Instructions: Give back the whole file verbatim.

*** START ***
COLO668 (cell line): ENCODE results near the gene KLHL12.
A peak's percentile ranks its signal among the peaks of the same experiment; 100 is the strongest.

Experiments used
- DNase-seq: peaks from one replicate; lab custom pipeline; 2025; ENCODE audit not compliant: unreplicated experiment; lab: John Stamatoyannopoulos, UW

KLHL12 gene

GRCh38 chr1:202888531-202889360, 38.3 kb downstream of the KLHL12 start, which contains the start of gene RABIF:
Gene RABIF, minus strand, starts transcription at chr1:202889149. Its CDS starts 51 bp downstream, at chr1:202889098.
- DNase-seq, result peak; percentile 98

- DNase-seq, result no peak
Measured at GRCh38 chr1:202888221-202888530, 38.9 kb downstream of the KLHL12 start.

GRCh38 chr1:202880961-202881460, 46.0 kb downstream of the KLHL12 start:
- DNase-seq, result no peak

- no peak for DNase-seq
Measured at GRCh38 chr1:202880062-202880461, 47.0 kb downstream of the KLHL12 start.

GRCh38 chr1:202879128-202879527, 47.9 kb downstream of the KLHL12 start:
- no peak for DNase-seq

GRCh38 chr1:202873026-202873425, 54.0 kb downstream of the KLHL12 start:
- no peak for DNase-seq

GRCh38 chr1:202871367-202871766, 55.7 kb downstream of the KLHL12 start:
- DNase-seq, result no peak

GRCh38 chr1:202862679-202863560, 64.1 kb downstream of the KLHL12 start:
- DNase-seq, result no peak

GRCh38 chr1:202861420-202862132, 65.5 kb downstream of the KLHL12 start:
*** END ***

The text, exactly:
COLO668 (cell line): ENCODE results near the gene KLHL12.
A peak's percentile ranks its signal among the peaks of the same experiment; 100 is the strongest.

Experiments used
- DNase-seq: peaks from one replicate; lab custom pipeline; 2025; ENCODE audit not compliant: unreplicated experiment; lab: John Stamatoyannopoulos, UW

KLHL12 gene

GRCh38 chr1:202888531-202889360, 38.3 kb downstream of the KLHL12 start, which contains the start of gene RABIF:
Gene RABIF, minus strand, starts transcription at chr1:202889149. Its CDS starts 51 bp downstream, at chr1:202889098.
- DNase-seq, result peak; percentile 98

- DNase-seq, result no peak
Measured at GRCh38 chr1:202888221-202888530, 38.9 kb downstream of the KLHL12 start.

GRCh38 chr1:202880961-202881460, 46.0 kb downstream of the KLHL12 start:
- DNase-seq, result no peak

- no peak for DNase-seq
Measured at GRCh38 chr1:202880062-202880461, 47.0 kb downstream of the KLHL12 start.

GRCh38 chr1:202879128-202879527, 47.9 kb downstream of the KLHL12 start:
- no peak for DNase-seq

GRCh38 chr1:202873026-202873425, 54.0 kb downstream of the KLHL12 start:
- no peak for DNase-seq

GRCh38 chr1:202871367-202871766, 55.7 kb downstream of the KLHL12 start:
- DNase-seq, result no peak

GRCh38 chr1:202862679-202863560, 64.1 kb downstream of the KLHL12 start:
- DNase-seq, result no peak

GRCh38 chr1:202861420-202862132, 65.5 kb downstream of the KLHL12 start: